If you’re running a global website, you’ll want to reduce the latency for customers around the world. GoGrid offers the global infrastructure and robust network to support this setup. With Geographic Load Balancing, GoGrid can also improve performance to your website from around the world. Here are recommended best practices for building a reliable, high-performing global website.
Deploying the Correct Infrastructure Setup
Global websites still require local infrastructure to be truly effective in reducing latency. GoGrid has data centers around the world where you can deploy infrastructure to better serve your customers. Deploy infrastructure to the Western United States (in our US-West-1 data center), Eastern United States (in US-East-1) and Europe (EU-West-1). Although your specific configuration is unique to your setup, you’ll most likely have database and webservers in each of these data centers.
In addition, you’ll want to keep your servers in-sync. One option between US-West-1 and US-East-1 is to use Cloud Link, a dedicated, private line between our data centers. This connectivity makes synching your servers secure and easy. Once you have your back end in place, you’ll want to configure your front end.
Geographic Load Balancing
With your infrastructure in place in our data centers, you’ll have the ability to reach your customers around the globe. Using Cloud Link and/or a VPN will ensure your servers are securely synced and that you’re presenting consistent data to your customers. But how will you make sure your customers will reach the servers with the least amount of latency? Having all this infrastructure in place and then sending European customers to the US-West-1 data center doesn’t make for a great customer experience. The answer is to enable GoGrid’s Geographic Load Balancing.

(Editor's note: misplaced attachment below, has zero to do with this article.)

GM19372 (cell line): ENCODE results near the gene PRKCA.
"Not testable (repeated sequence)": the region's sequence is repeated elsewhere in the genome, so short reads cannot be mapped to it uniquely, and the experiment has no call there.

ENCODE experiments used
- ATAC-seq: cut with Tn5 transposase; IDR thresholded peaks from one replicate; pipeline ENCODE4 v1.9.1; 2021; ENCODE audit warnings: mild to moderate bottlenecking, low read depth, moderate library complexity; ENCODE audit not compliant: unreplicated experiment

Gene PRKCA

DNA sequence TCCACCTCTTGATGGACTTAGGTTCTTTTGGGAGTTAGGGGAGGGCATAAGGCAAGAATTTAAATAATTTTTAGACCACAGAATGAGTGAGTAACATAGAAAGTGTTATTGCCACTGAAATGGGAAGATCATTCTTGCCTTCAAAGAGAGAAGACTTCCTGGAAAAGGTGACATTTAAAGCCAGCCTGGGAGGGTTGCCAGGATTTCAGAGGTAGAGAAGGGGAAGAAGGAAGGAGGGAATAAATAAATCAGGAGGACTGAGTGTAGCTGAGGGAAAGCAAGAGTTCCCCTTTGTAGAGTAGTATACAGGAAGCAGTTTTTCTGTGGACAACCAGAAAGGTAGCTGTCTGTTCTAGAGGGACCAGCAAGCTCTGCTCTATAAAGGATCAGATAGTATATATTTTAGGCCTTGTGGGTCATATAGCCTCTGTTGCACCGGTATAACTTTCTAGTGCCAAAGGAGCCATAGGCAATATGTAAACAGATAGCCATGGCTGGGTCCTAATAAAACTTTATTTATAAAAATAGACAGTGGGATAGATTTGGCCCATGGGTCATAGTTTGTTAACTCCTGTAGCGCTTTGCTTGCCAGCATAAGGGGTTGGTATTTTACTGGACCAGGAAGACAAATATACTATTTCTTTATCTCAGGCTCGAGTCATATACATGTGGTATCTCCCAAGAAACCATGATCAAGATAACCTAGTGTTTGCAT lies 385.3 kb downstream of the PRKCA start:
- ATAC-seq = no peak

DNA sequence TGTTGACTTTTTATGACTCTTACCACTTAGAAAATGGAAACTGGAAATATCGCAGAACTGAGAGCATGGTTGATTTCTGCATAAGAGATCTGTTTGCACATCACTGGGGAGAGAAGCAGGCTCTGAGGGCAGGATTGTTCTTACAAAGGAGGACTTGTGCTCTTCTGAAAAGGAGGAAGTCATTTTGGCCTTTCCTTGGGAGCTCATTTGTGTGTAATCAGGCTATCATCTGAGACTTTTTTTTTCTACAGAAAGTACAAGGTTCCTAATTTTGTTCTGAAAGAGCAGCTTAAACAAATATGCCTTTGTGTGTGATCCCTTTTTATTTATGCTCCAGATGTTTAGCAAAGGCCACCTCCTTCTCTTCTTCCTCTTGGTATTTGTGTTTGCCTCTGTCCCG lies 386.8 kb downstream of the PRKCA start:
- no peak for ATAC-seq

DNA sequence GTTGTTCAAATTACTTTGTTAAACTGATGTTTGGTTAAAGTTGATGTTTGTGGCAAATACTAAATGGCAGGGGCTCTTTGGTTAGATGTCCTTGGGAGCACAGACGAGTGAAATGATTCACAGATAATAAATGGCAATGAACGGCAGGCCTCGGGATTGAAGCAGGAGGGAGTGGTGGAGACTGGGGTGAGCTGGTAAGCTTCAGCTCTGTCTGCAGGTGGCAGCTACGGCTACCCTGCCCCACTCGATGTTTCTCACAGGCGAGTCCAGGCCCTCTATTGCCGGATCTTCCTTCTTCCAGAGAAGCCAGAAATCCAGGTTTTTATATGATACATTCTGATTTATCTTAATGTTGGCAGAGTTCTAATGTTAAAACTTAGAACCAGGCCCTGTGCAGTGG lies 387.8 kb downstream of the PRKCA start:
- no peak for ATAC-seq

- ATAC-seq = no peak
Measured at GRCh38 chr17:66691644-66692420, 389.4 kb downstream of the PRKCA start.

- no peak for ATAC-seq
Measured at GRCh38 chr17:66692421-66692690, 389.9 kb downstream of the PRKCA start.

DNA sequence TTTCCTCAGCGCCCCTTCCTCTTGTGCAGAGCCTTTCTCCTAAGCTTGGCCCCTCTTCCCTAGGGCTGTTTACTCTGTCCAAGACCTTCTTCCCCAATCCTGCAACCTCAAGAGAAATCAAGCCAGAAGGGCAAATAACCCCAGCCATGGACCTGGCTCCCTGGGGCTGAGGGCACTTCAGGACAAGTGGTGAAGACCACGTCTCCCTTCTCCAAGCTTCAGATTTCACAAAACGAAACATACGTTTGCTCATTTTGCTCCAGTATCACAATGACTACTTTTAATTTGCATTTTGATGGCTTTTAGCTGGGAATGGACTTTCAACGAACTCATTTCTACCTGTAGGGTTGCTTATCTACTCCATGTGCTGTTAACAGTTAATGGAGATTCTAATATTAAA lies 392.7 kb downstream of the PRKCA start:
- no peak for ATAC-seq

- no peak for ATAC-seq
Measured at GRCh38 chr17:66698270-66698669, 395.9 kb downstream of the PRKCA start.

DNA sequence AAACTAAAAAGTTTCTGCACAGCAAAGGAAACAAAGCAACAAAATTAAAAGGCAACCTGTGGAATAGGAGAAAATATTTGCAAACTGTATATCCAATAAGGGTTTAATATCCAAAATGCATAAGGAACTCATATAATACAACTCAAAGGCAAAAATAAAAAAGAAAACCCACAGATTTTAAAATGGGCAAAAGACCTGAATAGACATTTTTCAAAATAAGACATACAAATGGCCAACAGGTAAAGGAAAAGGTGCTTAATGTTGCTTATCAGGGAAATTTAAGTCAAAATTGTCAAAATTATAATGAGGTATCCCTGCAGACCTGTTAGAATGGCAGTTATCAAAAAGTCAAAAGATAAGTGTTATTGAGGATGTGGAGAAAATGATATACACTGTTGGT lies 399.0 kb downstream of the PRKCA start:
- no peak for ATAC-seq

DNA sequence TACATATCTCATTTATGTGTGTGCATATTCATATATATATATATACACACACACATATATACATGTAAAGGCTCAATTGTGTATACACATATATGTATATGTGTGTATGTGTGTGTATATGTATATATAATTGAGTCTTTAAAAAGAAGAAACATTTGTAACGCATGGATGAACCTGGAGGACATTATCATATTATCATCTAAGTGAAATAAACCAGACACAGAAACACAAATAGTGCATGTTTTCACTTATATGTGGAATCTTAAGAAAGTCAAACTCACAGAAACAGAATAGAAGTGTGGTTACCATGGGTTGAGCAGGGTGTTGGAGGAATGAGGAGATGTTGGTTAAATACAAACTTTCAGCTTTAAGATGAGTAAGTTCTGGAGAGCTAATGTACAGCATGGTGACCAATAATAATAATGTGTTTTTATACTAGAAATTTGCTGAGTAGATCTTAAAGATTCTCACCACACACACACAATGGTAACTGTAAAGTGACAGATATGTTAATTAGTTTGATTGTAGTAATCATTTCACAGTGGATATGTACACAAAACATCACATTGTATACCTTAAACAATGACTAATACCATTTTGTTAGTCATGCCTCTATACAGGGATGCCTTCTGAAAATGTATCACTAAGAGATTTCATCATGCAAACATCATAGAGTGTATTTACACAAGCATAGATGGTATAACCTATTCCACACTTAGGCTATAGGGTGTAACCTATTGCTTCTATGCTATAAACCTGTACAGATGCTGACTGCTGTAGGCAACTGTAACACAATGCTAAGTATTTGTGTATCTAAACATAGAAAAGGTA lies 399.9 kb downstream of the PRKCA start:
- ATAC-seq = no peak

Using VeriSign’s robust network backbone, GoGrid is able to offer a highly distributed and reliable service to our customers. Our Geographic Load Balancing service uses DNS, so you’ll need to assign your domain to our service. Once you have your domain registered with GoGrid, you can enable Geographic Load Balancing, and then assign certain regions of the world to particular servers. By default, we assign the western and midwestern states to the West US view, the southeastern and north eastern states to the East US view and all of Europe to the Europe view. You can assign each of these views to a server in the corresponding data center. For example, the West US view has Server A from US-West-1. Any location not defined in the views will be routed to the default view (which you can assign).
Once you have servers associated with each of these views, Geographic Load Balancing does the rest. If a client is detected to originate from one of the locations defined in the view, their traffic will be routed to the servers associated with that view. For example, a client in Spain connecting to your domain will be sent to a server in our EU-West-1 data center. Without Geographic Load Balancing, this client would be routed to whatever server was listed underneath the domain (with no guarantee that it would be anywhere near their actual location).
Geographic Load Balancing requires the use of DNS and is charged separately. There’s a monthly charge for each domain on which you enable this service. DNS has a separate tiered charge model.